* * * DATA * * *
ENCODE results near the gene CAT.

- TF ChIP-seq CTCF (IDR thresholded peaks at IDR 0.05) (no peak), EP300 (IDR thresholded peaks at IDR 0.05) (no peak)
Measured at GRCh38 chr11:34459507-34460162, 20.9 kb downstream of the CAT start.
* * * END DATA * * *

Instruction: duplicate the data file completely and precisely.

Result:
ENCODE results near the gene CAT.

- TF ChIP-seq CTCF (IDR thresholded peaks at IDR 0.05) (no peak), EP300 (IDR thresholded peaks at IDR 0.05) (no peak)
Measured at GRCh38 chr11:34459507-34460162, 20.9 kb downstream of the CAT start.